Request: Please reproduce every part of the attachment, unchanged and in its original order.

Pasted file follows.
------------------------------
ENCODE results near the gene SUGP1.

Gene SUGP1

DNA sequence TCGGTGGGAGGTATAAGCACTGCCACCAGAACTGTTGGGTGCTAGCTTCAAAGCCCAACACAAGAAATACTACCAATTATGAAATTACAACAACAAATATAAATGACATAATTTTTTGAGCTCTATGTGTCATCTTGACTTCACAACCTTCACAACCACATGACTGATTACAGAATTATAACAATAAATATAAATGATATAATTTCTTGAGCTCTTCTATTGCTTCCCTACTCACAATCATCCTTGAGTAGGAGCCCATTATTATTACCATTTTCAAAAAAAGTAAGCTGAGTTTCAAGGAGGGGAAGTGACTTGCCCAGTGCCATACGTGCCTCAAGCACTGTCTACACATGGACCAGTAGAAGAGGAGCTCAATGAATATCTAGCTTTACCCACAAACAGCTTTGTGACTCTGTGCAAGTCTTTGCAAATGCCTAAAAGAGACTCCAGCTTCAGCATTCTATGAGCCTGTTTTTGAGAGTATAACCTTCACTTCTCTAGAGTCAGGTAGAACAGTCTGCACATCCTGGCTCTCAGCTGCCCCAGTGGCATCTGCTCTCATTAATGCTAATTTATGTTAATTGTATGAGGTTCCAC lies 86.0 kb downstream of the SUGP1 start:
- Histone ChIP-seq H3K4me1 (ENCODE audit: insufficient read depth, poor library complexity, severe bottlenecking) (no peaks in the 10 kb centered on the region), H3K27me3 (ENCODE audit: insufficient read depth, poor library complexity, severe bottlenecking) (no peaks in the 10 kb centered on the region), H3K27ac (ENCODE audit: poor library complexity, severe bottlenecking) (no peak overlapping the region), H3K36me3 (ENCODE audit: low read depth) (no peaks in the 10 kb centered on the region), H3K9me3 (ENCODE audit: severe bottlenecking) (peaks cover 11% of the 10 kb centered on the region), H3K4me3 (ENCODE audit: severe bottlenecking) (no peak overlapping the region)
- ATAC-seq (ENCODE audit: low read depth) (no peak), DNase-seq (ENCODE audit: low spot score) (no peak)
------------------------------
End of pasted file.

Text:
ENCODE results near the gene SUGP1.

Gene SUGP1

DNA sequence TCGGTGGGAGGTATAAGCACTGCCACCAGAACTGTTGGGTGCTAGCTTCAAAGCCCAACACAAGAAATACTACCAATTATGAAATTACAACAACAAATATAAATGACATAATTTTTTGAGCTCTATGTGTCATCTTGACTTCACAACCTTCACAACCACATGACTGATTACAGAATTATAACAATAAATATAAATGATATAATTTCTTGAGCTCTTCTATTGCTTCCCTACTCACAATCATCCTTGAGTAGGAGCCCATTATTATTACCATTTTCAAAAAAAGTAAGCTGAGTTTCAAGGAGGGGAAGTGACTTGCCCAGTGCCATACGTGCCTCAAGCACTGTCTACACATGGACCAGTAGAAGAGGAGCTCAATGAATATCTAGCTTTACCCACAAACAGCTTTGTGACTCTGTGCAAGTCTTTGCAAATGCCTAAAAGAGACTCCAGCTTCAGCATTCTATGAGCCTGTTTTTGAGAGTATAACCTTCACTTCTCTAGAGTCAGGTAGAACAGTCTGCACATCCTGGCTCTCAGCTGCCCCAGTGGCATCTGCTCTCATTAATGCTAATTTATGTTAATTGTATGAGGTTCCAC lies 86.0 kb downstream of the SUGP1 start:
- Histone ChIP-seq H3K4me1 (ENCODE audit: insufficient read depth, poor library complexity, severe bottlenecking) (no peaks in the 10 kb centered on the region), H3K27me3 (ENCODE audit: insufficient read depth, poor library complexity, severe bottlenecking) (no peaks in the 10 kb centered on the region), H3K27ac (ENCODE audit: poor library complexity, severe bottlenecking) (no peak overlapping the region), H3K36me3 (ENCODE audit: low read depth) (no peaks in the 10 kb centered on the region), H3K9me3 (ENCODE audit: severe bottlenecking) (peaks cover 11% of the 10 kb centered on the region), H3K4me3 (ENCODE audit: severe bottlenecking) (no peak overlapping the region)
- ATAC-seq (ENCODE audit: low read depth) (no peak), DNase-seq (ENCODE audit: low spot score) (no peak)